Sunday, August 2, 2015

281 Quiz Answer


In Shakespeare’s “Romeo and Juliet,” Paris isn’t a place; it’s a he.  He is handsome and wealthy and a member of the nobility - he’s Count Paris – and an eager suitor of Juliet.  However, she prefers Romeo.
(Also for Three Word Wednesday and ABC Wednesday: "D" is for "drama")

It would appear that Will Shakespeare never visited Europe.

A claim has been made that he actually did make the trip across the Channel as a soldier. 

A book, “Sergeant Shakespeare,” was written to support this theory, in which the playwright was a feisty non-com in the army, involved in the filth of one of the many wars fought on the continent.  But there is little – (none, actually) – evidence to support such a claim.

However, though he never visited such places, most of his plays are set in foreign locales.  In some cases he lets us know right up front where the action will be taking place.  You can be pretty sure “The Merchant of Venice,” for example, is not set in Barcelona, and you have the feeling, when you come across the play titled “Timon of Athens,” that you know just which town Timon used to hang out in.

Even back in Britain Will could be specific as to setting.  “Merry Wives of Windsor,” anyone?

Surely the work titled “Romeo and Juliet,” set in Verona, Italy, is one of the best of the Shakespeare dramas.  I traveled to Verona once, while I was wandering about Europe, and I got to see what was claimed to be the actual balcony where Romeo spotted the Capulet girl.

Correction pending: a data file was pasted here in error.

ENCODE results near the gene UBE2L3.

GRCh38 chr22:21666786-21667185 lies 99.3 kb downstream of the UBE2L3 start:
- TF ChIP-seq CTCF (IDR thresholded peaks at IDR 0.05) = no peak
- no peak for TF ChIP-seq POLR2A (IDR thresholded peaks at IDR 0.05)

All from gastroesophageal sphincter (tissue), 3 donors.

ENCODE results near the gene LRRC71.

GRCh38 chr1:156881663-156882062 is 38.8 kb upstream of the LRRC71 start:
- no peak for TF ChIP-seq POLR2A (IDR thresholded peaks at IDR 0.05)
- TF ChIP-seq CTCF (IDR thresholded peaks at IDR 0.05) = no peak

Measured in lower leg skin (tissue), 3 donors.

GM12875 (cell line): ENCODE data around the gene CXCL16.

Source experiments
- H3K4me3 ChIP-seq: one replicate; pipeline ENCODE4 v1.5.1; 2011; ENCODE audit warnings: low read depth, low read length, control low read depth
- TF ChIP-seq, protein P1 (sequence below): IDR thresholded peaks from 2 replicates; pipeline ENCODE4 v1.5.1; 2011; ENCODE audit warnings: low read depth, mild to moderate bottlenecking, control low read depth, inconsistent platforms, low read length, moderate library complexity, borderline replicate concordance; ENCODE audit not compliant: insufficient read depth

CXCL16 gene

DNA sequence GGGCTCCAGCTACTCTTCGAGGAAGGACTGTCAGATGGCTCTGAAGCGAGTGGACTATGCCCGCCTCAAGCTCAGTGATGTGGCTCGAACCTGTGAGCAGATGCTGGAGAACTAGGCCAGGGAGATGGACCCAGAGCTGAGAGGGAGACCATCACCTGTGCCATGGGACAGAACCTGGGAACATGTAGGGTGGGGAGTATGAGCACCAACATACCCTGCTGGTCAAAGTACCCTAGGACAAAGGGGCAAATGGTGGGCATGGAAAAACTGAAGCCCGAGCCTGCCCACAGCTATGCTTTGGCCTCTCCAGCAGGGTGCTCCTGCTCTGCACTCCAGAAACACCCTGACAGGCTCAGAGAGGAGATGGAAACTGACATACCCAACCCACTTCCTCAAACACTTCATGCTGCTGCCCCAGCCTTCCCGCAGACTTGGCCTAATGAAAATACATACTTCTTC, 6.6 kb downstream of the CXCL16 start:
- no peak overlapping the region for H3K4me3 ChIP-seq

It is the east and Juliet is the sun!  See how she leans her cheek upon her hand.  O that I were a glove upon that hand, that I might touch that cheek!”


The Veronese folks there tried to convince us addicted tourists that it was the real balcony of the play, and we pretended to believe them.

But of course it wasn’t.

There’s something kind of funny about Shakespeare’s handling of these overseas settings.  He defiantly makes no effort to present dialects or accents. 

In the plays, wherever we may be in Will’s foreign world, we have the feeling we’re back in his real world, Elizabethan England.  And the foreigners, where’er they’re from, all talk pretty much the same.    

Cyprus, for example, is an exotic locale for one of his plays.  But a Cypriot gentleman speaks like a chap from Warwickshire, where Will was raised.

Which brings us to our question for this week: Though “Romeo and Juliet” is set in Verona, how is it that Paris is so important in the play?
 

(The answer will be posted Saturday.)

31 comments:

Karen S. said...

Ah yes, because this Paris is a character in the play. Extremely important as he hoped to be the one man to marry Juliet!

Berowne said...

Karen S leads us off! She's the first with the right answer.

Kathe W. said...

Because Paris was one of Juliet's suitors.

Gail said...

I always learn so much here. Thank you.

Altonian said...

Paris was a young man, enamoured of Juliet, who wanted to marry her.

Helen said...

Juliet's father would have preferred she marry Paris, a friend of the Capulet family.

naturgesetz said...

I thought he banished Romeo from Verona, but I discovered I was wrong when I checked to see whose death was the immediate occasion of the banishment.